Feel free to make mistakes

By Peter Comrie

Humour me for a moment and imagine your entire life as if it were a full bucket.

What percentage of everything in that bucket of life experiences represents guilt and/or regrets?

We know — from personal experience and decades of research — that experiences can, and do, affect our reality. It’s quite likely that feeling bad about choices you’ve made might be creating problems for you.

Talking about guilt and regrets is important at any time, but it’s especially crucial now in a second year of pandemic living.

Then (you know what’s coming next), we must take action to deal with our past, so it doesn’t continue to mess with life now.

Here’s how:

“Hello, my name’s Peter and I make mistakes”

We all do it. We all make mistakes. We’ve all done things we shouldn’t — or wish we hadn’t. Welcome to the human race, a race that makes small and large mistakes.

I often see a sense of relief in people when they finally accept their humanity and give themselves permission to make mistakes and admit those mistakes. It’s really freeing to stop expecting perfection from ourselves.

There are no time machines

Whatever did or did not happen in the past is done. Permanent. Unchangeable. Sure, you can spend time every day going over all that happened, all that was wrong, all that could have been.

At the end of the day, you will still have the same things in your past that you had at the start of the day.

There are some appropriate times and places to work through things in the past. But at a point, it’s time to stop, leave the past in the past, and choose to look forward.

Remember, absolutely nothing will change the past.

Change your thought loop

Many of us have had a lot of time in the past year to get lost in thought. And for those dealing with guilt and regret, those thoughts can be very negative.

Our brain gets stuck in thought loops easily — especially negative ones. It’s possible you weren’t even aware of your repetitive negative self-talk — until now.

Pay attention to the thoughts you have over and over. Perhaps write them down (journal) as you become aware of them. If they’re not positive and forward focused, they are certainly bringing negativity to your entire self.

Write down a new set of truths that have nothing to do with the past, and repeat them until they overwrite the old loop. While it’s harder to create a new thought loop, once it’s firmly in place, you will notice a positive change (and your brain will begin to default to the good stuff all on its own).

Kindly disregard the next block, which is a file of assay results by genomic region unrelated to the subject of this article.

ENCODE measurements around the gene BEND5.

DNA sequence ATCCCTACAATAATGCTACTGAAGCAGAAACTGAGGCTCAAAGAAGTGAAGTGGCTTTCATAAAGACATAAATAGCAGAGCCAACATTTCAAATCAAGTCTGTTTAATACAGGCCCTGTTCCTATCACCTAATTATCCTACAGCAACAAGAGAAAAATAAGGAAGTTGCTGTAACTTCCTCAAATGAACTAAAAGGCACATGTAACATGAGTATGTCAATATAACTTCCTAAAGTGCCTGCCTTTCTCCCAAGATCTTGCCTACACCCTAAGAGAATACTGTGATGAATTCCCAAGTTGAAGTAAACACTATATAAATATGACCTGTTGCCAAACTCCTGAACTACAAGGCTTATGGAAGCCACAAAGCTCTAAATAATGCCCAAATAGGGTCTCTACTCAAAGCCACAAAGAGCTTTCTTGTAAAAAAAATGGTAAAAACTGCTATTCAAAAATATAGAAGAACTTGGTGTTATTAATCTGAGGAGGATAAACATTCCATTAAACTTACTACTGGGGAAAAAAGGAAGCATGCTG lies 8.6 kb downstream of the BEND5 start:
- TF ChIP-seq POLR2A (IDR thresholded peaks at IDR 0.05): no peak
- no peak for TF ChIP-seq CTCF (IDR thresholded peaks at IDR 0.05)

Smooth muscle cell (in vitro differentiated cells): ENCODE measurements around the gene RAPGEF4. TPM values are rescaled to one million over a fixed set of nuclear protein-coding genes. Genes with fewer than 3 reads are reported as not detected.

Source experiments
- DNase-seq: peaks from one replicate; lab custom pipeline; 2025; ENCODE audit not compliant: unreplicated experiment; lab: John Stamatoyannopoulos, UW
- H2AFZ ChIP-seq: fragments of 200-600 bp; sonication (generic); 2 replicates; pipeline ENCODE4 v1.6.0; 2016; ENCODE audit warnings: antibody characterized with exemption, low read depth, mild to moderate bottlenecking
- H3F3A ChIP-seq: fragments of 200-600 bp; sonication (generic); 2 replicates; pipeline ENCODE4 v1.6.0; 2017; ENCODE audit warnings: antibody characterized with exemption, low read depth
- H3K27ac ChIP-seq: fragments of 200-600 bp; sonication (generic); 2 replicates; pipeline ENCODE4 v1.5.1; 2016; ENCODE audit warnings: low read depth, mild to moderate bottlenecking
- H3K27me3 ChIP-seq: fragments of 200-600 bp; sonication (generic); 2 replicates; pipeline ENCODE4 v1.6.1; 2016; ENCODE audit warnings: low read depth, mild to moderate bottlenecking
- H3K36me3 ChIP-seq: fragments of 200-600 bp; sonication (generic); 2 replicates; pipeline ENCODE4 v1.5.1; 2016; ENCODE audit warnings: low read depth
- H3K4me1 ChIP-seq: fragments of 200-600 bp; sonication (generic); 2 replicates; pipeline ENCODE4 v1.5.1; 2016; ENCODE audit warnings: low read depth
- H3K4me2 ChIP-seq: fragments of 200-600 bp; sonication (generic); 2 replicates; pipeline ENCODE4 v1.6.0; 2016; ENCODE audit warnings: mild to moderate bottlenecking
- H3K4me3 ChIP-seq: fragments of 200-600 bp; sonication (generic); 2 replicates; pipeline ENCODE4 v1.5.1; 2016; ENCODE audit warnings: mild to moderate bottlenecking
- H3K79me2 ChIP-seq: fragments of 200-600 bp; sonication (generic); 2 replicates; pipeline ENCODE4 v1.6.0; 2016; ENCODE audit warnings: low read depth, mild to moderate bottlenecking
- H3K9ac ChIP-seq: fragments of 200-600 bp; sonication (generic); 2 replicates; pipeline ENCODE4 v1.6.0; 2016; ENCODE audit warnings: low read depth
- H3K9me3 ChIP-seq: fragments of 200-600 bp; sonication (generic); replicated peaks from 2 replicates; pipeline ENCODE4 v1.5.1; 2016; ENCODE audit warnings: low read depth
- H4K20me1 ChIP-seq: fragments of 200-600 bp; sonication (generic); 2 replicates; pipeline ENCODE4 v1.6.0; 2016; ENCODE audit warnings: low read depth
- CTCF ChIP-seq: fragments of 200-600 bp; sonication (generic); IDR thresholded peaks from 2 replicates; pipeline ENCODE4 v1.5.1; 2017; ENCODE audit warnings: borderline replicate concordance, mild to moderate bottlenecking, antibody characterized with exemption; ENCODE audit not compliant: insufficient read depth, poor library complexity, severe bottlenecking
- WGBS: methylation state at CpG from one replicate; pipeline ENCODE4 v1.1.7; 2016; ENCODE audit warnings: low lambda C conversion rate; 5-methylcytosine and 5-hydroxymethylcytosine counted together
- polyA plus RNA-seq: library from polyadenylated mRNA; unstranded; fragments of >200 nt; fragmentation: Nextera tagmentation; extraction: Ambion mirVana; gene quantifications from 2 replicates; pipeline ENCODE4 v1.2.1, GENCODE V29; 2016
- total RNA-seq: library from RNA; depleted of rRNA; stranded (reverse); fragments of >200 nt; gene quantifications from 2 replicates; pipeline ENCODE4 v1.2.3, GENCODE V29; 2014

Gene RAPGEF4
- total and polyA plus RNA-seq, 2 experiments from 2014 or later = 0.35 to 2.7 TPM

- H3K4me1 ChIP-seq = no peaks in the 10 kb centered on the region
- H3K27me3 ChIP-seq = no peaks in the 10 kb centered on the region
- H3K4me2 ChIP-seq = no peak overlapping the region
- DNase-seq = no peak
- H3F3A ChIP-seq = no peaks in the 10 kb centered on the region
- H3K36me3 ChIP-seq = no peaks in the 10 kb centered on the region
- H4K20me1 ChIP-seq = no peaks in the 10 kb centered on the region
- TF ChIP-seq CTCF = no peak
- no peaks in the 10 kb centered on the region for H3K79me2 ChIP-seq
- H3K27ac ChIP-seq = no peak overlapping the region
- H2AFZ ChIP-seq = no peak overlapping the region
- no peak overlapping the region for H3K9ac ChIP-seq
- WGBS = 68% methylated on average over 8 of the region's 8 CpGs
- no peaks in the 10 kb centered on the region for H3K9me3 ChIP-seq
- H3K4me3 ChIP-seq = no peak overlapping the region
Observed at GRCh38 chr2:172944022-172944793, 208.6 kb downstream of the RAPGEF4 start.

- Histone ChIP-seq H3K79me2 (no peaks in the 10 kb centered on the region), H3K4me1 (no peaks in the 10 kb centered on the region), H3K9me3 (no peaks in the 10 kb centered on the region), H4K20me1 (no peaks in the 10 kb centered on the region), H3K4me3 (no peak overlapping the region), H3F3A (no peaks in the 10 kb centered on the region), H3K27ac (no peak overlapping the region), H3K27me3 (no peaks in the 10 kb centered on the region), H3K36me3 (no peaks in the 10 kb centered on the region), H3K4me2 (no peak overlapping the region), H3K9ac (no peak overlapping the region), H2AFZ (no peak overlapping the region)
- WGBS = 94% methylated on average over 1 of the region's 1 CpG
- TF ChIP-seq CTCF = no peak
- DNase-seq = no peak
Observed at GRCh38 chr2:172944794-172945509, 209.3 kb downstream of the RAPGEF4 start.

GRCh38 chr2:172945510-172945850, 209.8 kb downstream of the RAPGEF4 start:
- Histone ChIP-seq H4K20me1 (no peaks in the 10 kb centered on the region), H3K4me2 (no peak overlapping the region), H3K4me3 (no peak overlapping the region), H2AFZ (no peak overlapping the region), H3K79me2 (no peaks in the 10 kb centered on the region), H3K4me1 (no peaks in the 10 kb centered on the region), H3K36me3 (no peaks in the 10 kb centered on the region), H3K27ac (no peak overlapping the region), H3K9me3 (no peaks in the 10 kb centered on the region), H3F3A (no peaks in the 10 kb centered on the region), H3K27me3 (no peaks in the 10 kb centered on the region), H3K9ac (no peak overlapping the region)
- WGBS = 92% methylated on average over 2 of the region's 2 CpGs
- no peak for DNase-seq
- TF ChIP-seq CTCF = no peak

Forgive yourself

This is a biggie. Whatever you did in the past, please forgive yourself:

State what you did/said/didn’t do List the feelings attached to this event

Say “I forgive myself for…” (Yes, absolutely this must be said out loud.)

Don’t worry if there isn’t a rush of positive feelings. It can take time for you to feel the release from the resentment/guilt you’ve held onto.

The next time you’re tempted to slip back into the old thought loop, remind yourself (again, out loud is best) that you’ve forgiven yourself

Drag the learning out of mistakes

How many times has a mistake led to new learning, new revelations, even entirely new ways of doing things? As I already mentioned, mistakes are part of the human experience. But so is learning from our mistakes.

Whatever mistakes you’ve made, forgive yourself for them, and then grab all the good learning you can from them — insist on gaining growth out of the deal!

What do you think? Are these suggestions real and doable? Can you use them? Will you use them? As always, we’re in this together, so let’s work through things by sharing our insight.

Let me know the tools you use that work for you.

Peter Comrie is a leadership and executive coach with Full Spectrum Leadership. You can find him at https://www.fullspectrumleadership.com


Comments are pre-moderated to ensure they meet our guidelines. Approval times will vary. Keep it civil, and stay on topic. If you see an inappropriate comment, please use the ‘flag’ feature. Comments are the opinions of the comment writer, not of Castanet. Comments remain open for one day after a story is published and are closed on weekends. Visit Castanet’s Forums to start or join a discussion about this story.

More Writer's Bloc articles

About the Author

Welcome to Writer’s Bloc, an opinion column for guest writers to share their experiences and viewpoints with our readers.

Do you have something to say that is timely? of local interest? controversial? inspiring? foodie? entertaining? educational?

Drop a line. [email protected]

Opinions expressed in this column are those of the writer and do not necessarily represent those of Castanet. They are not news stories reported by our staff.

The views expressed are strictly those of the author and not necessarily those of Castanet. Castanet does not warrant the contents.

Previous Stories